Valsalva Maneuver

Valsalva Maneuver Definition

The Valsalva maneuver is a forceful exhalation by closing the mouth and nose.

This is performed by attempting a moderately forceful exhalation through a closed airway, by closing the mouth and pinching nose with fingers. This technique was first used by a seventeenth-century general physician named Antonio Maria Valsalva. He had used this technique to expel pus from the patient’s ear.

In various natural incidence, we may be using a variation of the Valsalva maneuver where the forced exhalation is tried through closed glottis with the mouth or nose is open or closed in an unintentional way.The general instances where unintentional Valsalva maneuver may occur are sneezing, coughing, passing stool during constipation, vomiting, lifting heavy objects or getting up from the bed.

Phases of Valsalva maneuver

The forceful exhalation during valsalva maneuver effects the intrathoracic pressure which may, in turn, affect the cardiac output and heart rate. In general, during the forceful exhalation process, an increased amount of pressure is experienced in the nasal chamber, thoracic region, ear tubes along with inner and middle ear, mouth cavity, abdomen and rectum.

Stage 1: During the first stage of blowing the internal pressure rises in the chest and abdomen area, resulting in the increase in the stroke volume and mean arterial blood pressure. The increased pressure causes low blood flow in the right atrium and a drop in the heart beat.

Stage 2: In the second stage due to increased pressure in the chest the blood flow output of the heart is reduced, causing low stroke volume leading to reduced mean arterial blood pressure. Return of systemic flow of the blood to the heart is reduced and the pulse rate of the person is increased.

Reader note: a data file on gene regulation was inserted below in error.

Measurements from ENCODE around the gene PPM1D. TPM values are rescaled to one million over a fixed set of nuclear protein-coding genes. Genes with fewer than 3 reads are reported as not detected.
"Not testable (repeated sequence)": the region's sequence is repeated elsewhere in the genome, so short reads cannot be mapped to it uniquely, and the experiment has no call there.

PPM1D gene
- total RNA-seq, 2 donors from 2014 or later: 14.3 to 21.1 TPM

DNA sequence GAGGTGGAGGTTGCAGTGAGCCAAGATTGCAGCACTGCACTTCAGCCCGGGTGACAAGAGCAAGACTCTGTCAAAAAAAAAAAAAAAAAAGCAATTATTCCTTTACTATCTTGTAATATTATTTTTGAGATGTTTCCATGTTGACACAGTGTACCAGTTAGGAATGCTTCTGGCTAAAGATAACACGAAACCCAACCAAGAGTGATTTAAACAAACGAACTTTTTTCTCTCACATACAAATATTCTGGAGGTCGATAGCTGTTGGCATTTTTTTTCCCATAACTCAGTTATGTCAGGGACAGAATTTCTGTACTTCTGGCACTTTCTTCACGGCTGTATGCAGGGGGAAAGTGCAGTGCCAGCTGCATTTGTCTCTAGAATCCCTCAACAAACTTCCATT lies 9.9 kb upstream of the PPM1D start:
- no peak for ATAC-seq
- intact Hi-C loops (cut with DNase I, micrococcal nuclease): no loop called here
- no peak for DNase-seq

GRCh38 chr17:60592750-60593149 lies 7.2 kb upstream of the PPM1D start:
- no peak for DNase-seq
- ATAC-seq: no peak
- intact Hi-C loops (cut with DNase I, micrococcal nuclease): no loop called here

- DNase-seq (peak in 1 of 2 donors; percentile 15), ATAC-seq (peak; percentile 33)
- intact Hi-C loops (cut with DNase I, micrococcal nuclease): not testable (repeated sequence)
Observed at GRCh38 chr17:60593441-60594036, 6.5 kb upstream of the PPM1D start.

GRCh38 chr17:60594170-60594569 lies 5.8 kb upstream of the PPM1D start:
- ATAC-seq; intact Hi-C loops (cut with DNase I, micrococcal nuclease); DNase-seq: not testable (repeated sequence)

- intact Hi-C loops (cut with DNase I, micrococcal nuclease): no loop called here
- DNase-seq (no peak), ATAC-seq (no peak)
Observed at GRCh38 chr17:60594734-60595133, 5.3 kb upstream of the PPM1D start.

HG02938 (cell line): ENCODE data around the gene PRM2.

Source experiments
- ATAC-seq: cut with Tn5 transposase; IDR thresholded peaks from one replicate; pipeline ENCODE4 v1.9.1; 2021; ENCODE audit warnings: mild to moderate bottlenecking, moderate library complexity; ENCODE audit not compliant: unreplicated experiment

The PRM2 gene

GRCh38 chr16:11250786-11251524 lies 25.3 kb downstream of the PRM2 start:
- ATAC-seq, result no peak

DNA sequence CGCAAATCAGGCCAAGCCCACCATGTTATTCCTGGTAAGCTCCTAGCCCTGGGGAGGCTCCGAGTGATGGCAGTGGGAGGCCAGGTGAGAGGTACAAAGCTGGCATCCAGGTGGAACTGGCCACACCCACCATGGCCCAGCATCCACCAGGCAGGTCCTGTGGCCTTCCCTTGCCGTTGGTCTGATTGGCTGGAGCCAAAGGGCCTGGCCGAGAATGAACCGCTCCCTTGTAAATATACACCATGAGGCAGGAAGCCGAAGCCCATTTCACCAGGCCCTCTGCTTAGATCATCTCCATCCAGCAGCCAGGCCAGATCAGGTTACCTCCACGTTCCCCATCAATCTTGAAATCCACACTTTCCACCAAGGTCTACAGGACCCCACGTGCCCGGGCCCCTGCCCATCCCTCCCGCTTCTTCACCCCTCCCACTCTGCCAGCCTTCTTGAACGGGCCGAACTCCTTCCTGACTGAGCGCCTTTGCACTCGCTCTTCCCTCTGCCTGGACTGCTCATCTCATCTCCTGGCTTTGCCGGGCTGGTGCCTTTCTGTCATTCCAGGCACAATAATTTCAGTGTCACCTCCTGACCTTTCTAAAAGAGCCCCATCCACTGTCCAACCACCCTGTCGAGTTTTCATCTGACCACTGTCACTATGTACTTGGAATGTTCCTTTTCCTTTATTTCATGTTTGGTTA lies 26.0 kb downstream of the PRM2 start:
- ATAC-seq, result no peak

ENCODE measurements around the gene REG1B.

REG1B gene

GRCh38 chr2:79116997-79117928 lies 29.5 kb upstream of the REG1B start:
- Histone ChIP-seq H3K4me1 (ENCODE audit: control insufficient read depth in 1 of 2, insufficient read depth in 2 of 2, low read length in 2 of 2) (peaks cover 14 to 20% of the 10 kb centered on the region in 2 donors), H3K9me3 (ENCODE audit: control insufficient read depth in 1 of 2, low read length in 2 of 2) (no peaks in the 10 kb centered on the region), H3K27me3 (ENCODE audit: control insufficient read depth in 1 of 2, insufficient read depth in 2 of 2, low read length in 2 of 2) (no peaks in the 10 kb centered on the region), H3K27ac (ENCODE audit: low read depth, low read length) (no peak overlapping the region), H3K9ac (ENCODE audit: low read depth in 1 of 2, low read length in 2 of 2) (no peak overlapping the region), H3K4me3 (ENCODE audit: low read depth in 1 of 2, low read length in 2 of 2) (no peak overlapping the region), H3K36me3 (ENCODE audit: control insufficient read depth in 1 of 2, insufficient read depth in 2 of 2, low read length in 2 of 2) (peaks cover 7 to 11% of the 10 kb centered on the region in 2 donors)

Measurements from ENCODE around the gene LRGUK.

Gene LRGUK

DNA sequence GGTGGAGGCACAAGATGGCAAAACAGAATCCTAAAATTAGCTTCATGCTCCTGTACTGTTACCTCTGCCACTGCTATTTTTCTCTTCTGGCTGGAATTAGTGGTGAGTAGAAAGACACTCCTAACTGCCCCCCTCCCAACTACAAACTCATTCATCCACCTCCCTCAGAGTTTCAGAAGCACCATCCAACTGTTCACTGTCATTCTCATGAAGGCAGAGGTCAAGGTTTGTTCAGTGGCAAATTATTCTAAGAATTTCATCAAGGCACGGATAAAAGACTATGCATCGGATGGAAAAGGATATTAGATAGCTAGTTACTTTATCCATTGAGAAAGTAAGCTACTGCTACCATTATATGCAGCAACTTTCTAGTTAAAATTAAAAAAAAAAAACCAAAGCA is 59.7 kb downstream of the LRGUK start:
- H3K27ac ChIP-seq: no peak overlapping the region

Stage 3: This is the relaxation phase, where the intra-thoracic pressure decreases, causing the arteries to dilate and widen up and the venous blood again re-enters the heart and thus the cardiac output and blood flow in the body increases.

Stage 4: This stage is marked by a sudden increase in the cardiac output caused as the blood starts entering the heart against the impending pressure. With a slight initial rise in the heart rate and blood pressure, after some time pulse rate comes back to the normal state.

Valsalvar maneuver Uses and Benefits

The Valsalvar maneuver is beneficial in lots of incidences if followed properly. This technique may help in equalizing the ear pressure when performing activities like scuba diving, flight landing, parachuting etc. The forceful exhalation also helps in expelling the pus from the infected ear. Also, the technique works well in people suffering from ringing ear syndrome.